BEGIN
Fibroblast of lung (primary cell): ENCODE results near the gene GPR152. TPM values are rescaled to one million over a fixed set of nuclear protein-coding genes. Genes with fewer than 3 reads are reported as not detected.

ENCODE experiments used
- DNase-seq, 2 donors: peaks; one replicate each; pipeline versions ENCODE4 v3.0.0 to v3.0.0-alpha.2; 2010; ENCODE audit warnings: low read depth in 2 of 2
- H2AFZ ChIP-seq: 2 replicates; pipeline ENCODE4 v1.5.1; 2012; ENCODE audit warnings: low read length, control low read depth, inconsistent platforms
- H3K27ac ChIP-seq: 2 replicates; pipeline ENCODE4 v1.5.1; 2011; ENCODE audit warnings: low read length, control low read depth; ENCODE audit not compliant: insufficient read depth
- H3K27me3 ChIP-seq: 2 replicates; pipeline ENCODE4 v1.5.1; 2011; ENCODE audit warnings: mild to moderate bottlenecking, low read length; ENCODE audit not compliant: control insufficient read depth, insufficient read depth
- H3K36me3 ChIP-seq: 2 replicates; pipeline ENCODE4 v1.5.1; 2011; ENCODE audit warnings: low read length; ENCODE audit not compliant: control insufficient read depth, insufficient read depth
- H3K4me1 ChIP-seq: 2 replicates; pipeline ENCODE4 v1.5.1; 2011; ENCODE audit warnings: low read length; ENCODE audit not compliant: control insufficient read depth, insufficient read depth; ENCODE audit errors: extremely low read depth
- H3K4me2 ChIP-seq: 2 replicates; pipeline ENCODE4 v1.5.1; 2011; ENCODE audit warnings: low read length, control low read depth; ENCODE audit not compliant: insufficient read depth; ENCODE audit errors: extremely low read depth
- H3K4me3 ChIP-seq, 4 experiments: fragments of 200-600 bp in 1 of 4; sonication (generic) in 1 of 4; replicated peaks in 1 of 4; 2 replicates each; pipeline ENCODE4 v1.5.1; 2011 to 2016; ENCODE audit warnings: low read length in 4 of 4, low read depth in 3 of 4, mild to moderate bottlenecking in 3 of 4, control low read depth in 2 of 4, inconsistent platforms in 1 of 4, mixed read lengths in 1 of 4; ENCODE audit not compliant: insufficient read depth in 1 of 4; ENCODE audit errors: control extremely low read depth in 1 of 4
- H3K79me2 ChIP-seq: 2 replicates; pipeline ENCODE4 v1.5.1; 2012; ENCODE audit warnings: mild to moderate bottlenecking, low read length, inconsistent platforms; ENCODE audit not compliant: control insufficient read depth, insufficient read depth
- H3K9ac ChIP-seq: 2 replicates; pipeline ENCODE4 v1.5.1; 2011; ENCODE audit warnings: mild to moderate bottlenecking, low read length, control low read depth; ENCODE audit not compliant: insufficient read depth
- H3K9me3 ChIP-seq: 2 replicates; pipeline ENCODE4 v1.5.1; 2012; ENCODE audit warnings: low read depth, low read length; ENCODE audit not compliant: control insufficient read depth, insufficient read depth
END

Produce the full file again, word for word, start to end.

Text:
Fibroblast of lung (primary cell): ENCODE results near the gene GPR152. TPM values are rescaled to one million over a fixed set of nuclear protein-coding genes. Genes with fewer than 3 reads are reported as not detected.

ENCODE experiments used
- DNase-seq, 2 donors: peaks; one replicate each; pipeline versions ENCODE4 v3.0.0 to v3.0.0-alpha.2; 2010; ENCODE audit warnings: low read depth in 2 of 2
- H2AFZ ChIP-seq: 2 replicates; pipeline ENCODE4 v1.5.1; 2012; ENCODE audit warnings: low read length, control low read depth, inconsistent platforms
- H3K27ac ChIP-seq: 2 replicates; pipeline ENCODE4 v1.5.1; 2011; ENCODE audit warnings: low read length, control low read depth; ENCODE audit not compliant: insufficient read depth
- H3K27me3 ChIP-seq: 2 replicates; pipeline ENCODE4 v1.5.1; 2011; ENCODE audit warnings: mild to moderate bottlenecking, low read length; ENCODE audit not compliant: control insufficient read depth, insufficient read depth
- H3K36me3 ChIP-seq: 2 replicates; pipeline ENCODE4 v1.5.1; 2011; ENCODE audit warnings: low read length; ENCODE audit not compliant: control insufficient read depth, insufficient read depth
- H3K4me1 ChIP-seq: 2 replicates; pipeline ENCODE4 v1.5.1; 2011; ENCODE audit warnings: low read length; ENCODE audit not compliant: control insufficient read depth, insufficient read depth; ENCODE audit errors: extremely low read depth
- H3K4me2 ChIP-seq: 2 replicates; pipeline ENCODE4 v1.5.1; 2011; ENCODE audit warnings: low read length, control low read depth; ENCODE audit not compliant: insufficient read depth; ENCODE audit errors: extremely low read depth
- H3K4me3 ChIP-seq, 4 experiments: fragments of 200-600 bp in 1 of 4; sonication (generic) in 1 of 4; replicated peaks in 1 of 4; 2 replicates each; pipeline ENCODE4 v1.5.1; 2011 to 2016; ENCODE audit warnings: low read length in 4 of 4, low read depth in 3 of 4, mild to moderate bottlenecking in 3 of 4, control low read depth in 2 of 4, inconsistent platforms in 1 of 4, mixed read lengths in 1 of 4; ENCODE audit not compliant: insufficient read depth in 1 of 4; ENCODE audit errors: control extremely low read depth in 1 of 4
- H3K79me2 ChIP-seq: 2 replicates; pipeline ENCODE4 v1.5.1; 2012; ENCODE audit warnings: mild to moderate bottlenecking, low read length, inconsistent platforms; ENCODE audit not compliant: control insufficient read depth, insufficient read depth
- H3K9ac ChIP-seq: 2 replicates; pipeline ENCODE4 v1.5.1; 2011; ENCODE audit warnings: mild to moderate bottlenecking, low read length, control low read depth; ENCODE audit not compliant: insufficient read depth
- H3K9me3 ChIP-seq: 2 replicates; pipeline ENCODE4 v1.5.1; 2012; ENCODE audit warnings: low read depth, low read length; ENCODE audit not compliant: control insufficient read depth, insufficient read depth